Recent Posts

Tuesday, 12 June 2012

Why can't the Irish be honest about themselves and stop the blame game?

One chooses freedom. One chooses responsibility. One chooses personal healing. One chooses forgiveness. One chooses Faith. One chooses life.

I must be bold, but I disagree with Mary Kenny in The Catholic Herald last week on her take of Rome and the Eucharistic Congress. Why the Irish feel that the problems in the Church should affect their Faith is beyond me. A good priest said years ago that if people blame their falling away from the Church on the sexual abuse cases, they had other reasons for going, such as using contraceptives or irregular marriages. Those who have been following my blog know my personal feelings on this from family members who were abused-one does not lose the Faith because of trauma or sin.

Mary Kenny in her article seems sadly out-of-touch with her own people. When I was in Ireland a few months ago, it was clear to me that the populace was contracepting. I hardly saw any babies. I met couples in cohabitation without marriage, and even in upper middle-class areas, where I visited friends, addictions abounded. Worst of all, the great evil of unforgiveness shrouded the consciousness of even the best of Catholics, (see my posts from January and February).

Kenny and the Irish do not need to place any blame on Rome for the lack of faith. I think the Irish are like my compatriots in Wisconsin-they walk around with a chip on their shoulder, daring someone to knock it off in order to start a row. Sorry, but it is time to grow up. The individual lay person is responsible for his or her faith, period. A child becomes a man or a woman when that person accepts responsibility for life and grace.

The Vatican has been unresponsive because the Irish government would not cooperate with safety procedures needed for a Papal visit. Money was supposed to be the issue, but like spoiled teens, the Irish in government were making a point--we do not need to be seen as Catholic anymore. If only 34% of the Irish are even Sunday Catholics, why should the other 60% plus get excited about the Eucharistic Congress. Indeed, false ecumenism is part of the week, which turned off many good, orthodox Catholics. Also, the Irish only have themselves to blame for a lack of welcome to the entire Church outside of Ireland. Who wants to go to a Mass where afterwards the people go on and on about the past? Our God is a God of the living, not the dead.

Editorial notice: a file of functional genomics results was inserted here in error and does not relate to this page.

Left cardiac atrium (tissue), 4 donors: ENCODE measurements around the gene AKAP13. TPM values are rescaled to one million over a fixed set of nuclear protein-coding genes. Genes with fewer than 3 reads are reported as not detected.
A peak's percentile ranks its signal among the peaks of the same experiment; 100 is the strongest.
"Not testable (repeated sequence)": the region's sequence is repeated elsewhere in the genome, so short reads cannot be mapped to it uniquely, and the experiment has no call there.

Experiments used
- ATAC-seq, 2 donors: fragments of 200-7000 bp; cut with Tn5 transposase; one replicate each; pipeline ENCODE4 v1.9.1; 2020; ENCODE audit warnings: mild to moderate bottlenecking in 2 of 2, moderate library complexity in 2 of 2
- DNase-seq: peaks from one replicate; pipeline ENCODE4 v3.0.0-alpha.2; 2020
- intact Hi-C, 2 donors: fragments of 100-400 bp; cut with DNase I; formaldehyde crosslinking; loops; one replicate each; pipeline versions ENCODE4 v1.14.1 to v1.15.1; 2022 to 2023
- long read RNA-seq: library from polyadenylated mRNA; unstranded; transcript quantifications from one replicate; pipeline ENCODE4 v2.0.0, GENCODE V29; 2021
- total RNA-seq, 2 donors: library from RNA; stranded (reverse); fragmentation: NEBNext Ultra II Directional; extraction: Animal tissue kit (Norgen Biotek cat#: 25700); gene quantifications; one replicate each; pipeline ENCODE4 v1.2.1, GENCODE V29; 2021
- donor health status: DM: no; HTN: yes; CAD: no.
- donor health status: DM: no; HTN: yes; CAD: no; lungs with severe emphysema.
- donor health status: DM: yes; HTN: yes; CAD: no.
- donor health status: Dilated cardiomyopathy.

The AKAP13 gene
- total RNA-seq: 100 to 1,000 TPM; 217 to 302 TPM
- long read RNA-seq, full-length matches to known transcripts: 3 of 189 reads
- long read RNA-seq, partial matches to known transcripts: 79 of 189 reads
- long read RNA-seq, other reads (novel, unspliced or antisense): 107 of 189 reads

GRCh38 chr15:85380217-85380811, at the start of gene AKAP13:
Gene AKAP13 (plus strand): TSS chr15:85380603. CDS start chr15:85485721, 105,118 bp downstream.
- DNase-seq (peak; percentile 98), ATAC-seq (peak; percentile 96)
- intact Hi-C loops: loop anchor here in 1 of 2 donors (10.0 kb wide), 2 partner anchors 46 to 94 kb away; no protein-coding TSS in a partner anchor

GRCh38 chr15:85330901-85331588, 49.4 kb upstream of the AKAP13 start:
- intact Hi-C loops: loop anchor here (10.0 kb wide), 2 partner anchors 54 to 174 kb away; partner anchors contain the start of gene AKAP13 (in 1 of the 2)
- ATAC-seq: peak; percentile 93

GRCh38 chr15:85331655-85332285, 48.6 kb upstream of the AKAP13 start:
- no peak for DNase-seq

A five post day....


epsilon said...

Hear, hear!

I thoroughly agree with you stm!
I'm Irish living in England, and am going to the Congress in order to worship with Catholics from around the globe who want to take the opportunity to worship God in the Eucharist and gain spiritual strength from the gifts of our Faith.

The idea that individual priests and the hierarchy of the Catholic Church in Ireland acted separately from the state and the general populous in a way that is now under the heading 'child abuse' is farcical. Irish society in the past had a cruelty about it that was part and parcel of most people's lives. The (different, but probably even more destructive) cruelty of our 21st century lifestyles will be just as scorned in years to come by our descendants!

You are absolutely right! Reviling the past is only a cover-up by people who refuse to see the deadliness in modern 'culture' - be it in Tipperary or Toronto, The Aran Islands or Phuket.

New Sister said...

"the great evil of unforgiveness" -
Thank you for the reminder.

Supertradmum said...

epsilon, I have been practically crucified for stating are two earlier posts which may help you understand my position more. God bless.

Supertradmum said...

oops three not two...have flu today and not thinking so clearly

Supertradmum said...

New Sister, this topic comes up so often, I could have half a blog just on Irish preoccupation with the past and the sadness of unforgiveness.